Strategic Logistics Management Company will utilize modes of transport-road, rail and water to ship the consignment from Melbourne, Australia to Los Angeles, California. Road transport provides excellent accessibility and the company will use it for door to door delivery without unnecessary transshipment of consignment. The company will use water transport because it is relatively cheaper over long distances and offers high capacity. Also, the consignment will be transported by road to railway terminus for further transportation to the port of loading.Water transport is particularly suitable for the transportation of large volume consignments, like the 2 million pounds of stainless steel brushfire mesh,over long distances. The company will use rail transport as a link between water transport and rail transport. Also, rail transport can carry large volumes of heavy goods and is relatively reliable as well as cheaper over long distances compared to road transport.

Warehousing

There are three major types of warehouses private warehousing, public warehousing as well as contract warehousing available for Strategic Logistics Management Company. Ackerman (2012) indicates that in public warehousing, warehouses are owned as well as operated by third parties and they are mainly for short term usage. The third party charges for the kind of service utilized. Private warehousing, also referred to as proprietary warehousing, is where a warehouse is operated as a division within an organization. These can be either onsite or offsite warehousing. Contract warehousing is, at its core, a variation of public warehousing where the warehouse is owned as well as operated by a third party.

Strategic Logistics Management Company will use contract warehousing to establish a long term contract with third party providers. By doing so, the organization will acquire customized space and receive customized services over a long period of time. Also, there is a trade- off between warehouse location flexibility for space assurance over the contractual period and lower price, which is normally lower than applicable warehousing rates. Most importantly, the company will have the opportunity to contract for either the entire building or for a well defined and fixed portion of cubic foot storage space.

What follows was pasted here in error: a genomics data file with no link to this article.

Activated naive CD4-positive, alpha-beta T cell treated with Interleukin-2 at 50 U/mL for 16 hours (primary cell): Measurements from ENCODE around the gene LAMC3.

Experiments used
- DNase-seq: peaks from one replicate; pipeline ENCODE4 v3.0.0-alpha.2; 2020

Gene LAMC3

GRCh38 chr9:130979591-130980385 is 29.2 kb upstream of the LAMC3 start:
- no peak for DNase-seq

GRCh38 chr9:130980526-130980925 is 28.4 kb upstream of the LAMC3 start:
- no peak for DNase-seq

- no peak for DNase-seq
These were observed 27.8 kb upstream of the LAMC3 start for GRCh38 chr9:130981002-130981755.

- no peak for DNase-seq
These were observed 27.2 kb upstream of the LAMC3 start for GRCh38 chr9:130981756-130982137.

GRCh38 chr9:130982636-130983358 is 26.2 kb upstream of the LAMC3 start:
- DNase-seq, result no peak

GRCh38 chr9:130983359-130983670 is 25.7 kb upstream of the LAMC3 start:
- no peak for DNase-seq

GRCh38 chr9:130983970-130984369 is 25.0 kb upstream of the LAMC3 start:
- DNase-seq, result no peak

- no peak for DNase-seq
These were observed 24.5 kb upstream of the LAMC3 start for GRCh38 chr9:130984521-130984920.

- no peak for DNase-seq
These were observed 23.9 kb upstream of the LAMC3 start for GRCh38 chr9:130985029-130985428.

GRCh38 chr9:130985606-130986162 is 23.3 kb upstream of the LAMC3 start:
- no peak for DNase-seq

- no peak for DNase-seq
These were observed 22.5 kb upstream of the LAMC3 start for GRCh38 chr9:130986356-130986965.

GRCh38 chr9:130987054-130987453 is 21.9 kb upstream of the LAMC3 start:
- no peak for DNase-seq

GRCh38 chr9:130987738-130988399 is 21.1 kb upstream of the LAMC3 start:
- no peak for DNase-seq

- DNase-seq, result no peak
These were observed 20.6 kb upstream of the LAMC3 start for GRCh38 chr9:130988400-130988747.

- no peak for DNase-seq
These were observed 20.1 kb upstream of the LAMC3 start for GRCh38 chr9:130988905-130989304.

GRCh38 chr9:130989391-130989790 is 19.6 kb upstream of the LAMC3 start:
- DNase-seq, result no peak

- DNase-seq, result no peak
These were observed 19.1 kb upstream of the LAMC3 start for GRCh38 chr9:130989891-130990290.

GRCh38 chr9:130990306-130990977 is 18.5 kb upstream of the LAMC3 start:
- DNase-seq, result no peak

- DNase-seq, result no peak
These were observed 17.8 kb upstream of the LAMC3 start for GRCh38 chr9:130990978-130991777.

Export and Import Documentation

Export Documentation in the United States

A company is only safe if it has proper documentation and this part covers the common documents that a company will require for exporting products away from and importing goods into the United States. The specific requirements differ by destination as well as product. If the documents are improperly prepared the shipment will experience difficulty clearing at the United States customs border, payments via letter of credit could delay leading to discrepancy charges and an importer will have challenges clearing the cargo at the port of destination. Moreover, the destination nation’s custom department may seize the shipment and either party to the transaction can be fined. The key players involved in the transaction are the seller, the buyer, the freight forwarder, the pre-shipment inspection firm, seller’s banks or another bank in the United States, the United States customs and border protections and personnel from the mode of transport (U.S. Commercial Service, 2018). Some of the basic documents are:

Commercial Invoice: This is a basic agreement as well as payment terms from a seller to a buyer. The document contains pertinent information related to a transaction and customs officials use it to determine duties as well as taxes on goods in a consignment (U.S. Commercial Service, 2018).

Consular Invoice: This is a special country invoice and some countries require specially formatted invoices. The document must be a consulate of the importing country or a freight forwarder can have the document (U.S. Commercial Service, 2018).

Certificates of Origin: This document states the origin of the consignment being exported and is required by some nations or by the terms of a letter of credit in order to verify the nation of origin. A chamber of commerce may, if necessary, certify and stamp this document.There is a standard certificate of origin document but some countries have certain form that is needed for existing free trade agreement (U.S. Commercial Service, 2018).

Packing List: This document itemizes the contents of a package, including their weights, measurements as well as detailed contents. The packing list must be attached outside of or included inside a package. Shipper and forwarders use the document to determine the cost of freight. The United States and foreign customs officials use the document to check the content of a specific package (U.S. Commercial Service, 2018).